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Goldman shrinks executive committee, memo shows


NEW YORK — Goldman Sachs appointed Chief Administrative Officer Ericka Leslie head of operations for global banking and markets, its largest division, according to a memo seen by Reuters.

The move reduces the bank’s number of executive officers to eight, for now, and leaves just two women in the group.

Ms. Leslie’s previous duties will be divided among other executives, people familiar with the matter said.

“Ericka is moving into one of the biggest and most important businesses,” a company spokesperson told Reuters.

The two women who remain among the executive officers are Chief Accounting officer Sheara Fredman and Chief Legal Officer and General Counsel Kathryn Ruemmler. The group is led by Chief Executive Officer (CEO) David Solomon and includes John Waldron, the bank’s president, and Denis Coleman, its finance chief.

Despite efforts to diversify the management of Wall Street firms, men vastly outnumber women in the top ranks. Citigroup’s Jane Fraser is the only woman CEO among the largest US banks, and the short list of candidates for Morgan Stanley’s next CEO does not include any women.

“Unfortunately, Wall Street boards and executives have not done enough to attract and retain women at banks,” said Mayra Rodriguez Valladares, a financial risk consultant at MRV Associates who trains bankers and regulators.

“Moreover, they have not been able to mentor them well enough to reach the C-suite.”

Ms. Leslie, who is also co-chair of the partnership committee, joined Goldman as an associate in 1996 and became a partner in 2012. The executive has held various leadership roles, including head of technology for currencies and commodities, and operations for the securities division, according to the Goldman memos.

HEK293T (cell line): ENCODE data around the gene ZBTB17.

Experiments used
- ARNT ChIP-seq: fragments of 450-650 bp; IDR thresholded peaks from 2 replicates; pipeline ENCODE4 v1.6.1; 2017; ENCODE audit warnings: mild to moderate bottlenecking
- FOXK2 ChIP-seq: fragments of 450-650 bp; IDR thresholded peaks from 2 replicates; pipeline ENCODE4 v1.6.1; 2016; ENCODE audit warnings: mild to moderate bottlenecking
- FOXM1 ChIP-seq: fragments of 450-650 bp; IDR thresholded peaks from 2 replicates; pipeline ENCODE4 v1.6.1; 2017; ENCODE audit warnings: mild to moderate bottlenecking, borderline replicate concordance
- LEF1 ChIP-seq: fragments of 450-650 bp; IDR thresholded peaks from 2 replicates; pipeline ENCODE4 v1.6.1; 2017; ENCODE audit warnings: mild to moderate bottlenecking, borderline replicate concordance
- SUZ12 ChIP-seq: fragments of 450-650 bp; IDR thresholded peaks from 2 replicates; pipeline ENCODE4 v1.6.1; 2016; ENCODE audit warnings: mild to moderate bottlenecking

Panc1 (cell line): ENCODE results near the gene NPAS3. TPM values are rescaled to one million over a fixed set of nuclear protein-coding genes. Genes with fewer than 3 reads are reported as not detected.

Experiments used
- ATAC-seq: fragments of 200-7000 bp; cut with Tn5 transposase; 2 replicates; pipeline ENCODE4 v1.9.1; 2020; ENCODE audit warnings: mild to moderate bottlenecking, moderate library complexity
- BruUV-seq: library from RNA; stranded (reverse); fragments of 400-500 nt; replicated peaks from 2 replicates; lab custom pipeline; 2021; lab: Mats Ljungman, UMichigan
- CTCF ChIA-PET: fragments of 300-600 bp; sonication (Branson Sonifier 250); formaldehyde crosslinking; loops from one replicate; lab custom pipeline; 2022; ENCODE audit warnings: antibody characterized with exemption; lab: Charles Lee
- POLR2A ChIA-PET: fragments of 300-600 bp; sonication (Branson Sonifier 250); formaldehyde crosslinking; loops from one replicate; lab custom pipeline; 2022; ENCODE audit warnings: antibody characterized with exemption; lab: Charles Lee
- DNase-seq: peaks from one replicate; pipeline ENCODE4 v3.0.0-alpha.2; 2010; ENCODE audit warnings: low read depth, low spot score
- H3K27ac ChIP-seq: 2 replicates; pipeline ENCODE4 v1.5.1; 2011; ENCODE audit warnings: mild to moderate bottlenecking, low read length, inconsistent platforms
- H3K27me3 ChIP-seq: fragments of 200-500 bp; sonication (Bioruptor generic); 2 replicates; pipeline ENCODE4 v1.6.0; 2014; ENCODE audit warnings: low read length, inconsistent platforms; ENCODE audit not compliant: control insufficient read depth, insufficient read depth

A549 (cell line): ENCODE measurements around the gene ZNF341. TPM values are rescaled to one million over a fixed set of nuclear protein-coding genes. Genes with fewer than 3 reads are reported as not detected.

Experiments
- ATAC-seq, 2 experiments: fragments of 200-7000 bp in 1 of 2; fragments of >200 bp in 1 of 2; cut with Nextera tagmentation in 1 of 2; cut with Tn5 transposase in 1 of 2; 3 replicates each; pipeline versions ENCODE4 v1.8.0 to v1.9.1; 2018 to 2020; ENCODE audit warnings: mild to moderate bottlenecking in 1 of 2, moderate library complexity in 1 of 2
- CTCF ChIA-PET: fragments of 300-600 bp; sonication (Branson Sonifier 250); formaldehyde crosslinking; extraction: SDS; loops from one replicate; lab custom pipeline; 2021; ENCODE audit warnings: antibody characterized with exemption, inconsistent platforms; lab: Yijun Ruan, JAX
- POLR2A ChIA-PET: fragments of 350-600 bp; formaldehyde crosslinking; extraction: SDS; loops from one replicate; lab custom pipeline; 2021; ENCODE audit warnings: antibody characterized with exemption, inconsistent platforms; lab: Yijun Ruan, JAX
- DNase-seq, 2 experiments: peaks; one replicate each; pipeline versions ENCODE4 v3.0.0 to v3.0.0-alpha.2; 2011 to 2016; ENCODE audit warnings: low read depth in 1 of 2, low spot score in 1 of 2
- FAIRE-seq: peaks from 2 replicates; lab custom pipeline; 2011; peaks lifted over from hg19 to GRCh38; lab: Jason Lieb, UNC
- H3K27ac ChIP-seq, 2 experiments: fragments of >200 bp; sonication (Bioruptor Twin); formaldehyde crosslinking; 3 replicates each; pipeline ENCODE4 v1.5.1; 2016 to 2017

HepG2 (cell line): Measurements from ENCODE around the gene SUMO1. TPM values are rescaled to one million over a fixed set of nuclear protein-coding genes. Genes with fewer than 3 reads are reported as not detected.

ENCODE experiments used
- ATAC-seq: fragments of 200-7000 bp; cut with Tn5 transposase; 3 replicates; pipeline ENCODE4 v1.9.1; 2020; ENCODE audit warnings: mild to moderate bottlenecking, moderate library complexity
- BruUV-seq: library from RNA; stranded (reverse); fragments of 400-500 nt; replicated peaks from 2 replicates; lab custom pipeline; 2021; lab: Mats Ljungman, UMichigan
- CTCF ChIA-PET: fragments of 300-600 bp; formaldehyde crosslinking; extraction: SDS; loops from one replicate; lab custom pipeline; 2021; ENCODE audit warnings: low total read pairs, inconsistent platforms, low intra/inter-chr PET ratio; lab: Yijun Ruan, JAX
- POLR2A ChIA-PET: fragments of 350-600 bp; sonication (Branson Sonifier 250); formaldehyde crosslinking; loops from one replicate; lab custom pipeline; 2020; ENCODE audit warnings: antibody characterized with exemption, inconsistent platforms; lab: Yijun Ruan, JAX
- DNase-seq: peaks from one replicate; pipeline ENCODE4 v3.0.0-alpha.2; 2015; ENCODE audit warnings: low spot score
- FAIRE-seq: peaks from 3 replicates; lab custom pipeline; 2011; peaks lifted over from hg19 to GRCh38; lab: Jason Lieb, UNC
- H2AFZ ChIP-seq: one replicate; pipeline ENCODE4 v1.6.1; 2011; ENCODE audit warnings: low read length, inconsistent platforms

Ms. Leslie is replacing Will Bousquette, who has been appointed chief operating officer of the asset and wealth management division, according to another memo by Marc Nachmann, who leads the unit.

“We’ve identified growth opportunities and built an organizational structure that will allow us to take advantage of them,” Mr. Nachmann wrote.

The memos did not indicate when the changes would take effect.

Mr. Bousquette, who joined the firm in 1998 and became a partner in 2014, succeeds Laurence Stein, a 27-year Goldman veteran who plans to retire at the end of the year, the memos said.

Goldman Sachs has made a raft of changes since it divided its business into three units last year and scaled back ambitions for its consumer business, which has lost $3 billion in the last three years.

It has also been refocusing its wealth business on the super rich, recently striking a deal to sell part of its wealth unit to an independent manager.

The Wall Street giant has seen a number of high-profile departures in recent months, including Julian Salisbury, chief investment officer of asset and wealth management, who is joining investment firm Sixth Street.

The partner departures are “absolutely typical” and allow the bank to make room for new leaders, Mr. Solomon told CNBC in an interview last week. More than 400 people comprise its elite partner ranks.

“If the partnership’s a certain size and we want to make a certain number of partners, we have to create that amount of movement over the course of every two-year period,” he said.

Goldman is also gearing up for another round of job cuts for employees who are seen to be underperformers, which could come in October, a person familiar with the matter told Reuters last week, confirming a report in the Financial Times.

The bank laid off about 3,200 people earlier this year in its biggest headcount reduction since the 2008 financial crisis. — Reuters

Neil Banzuelo

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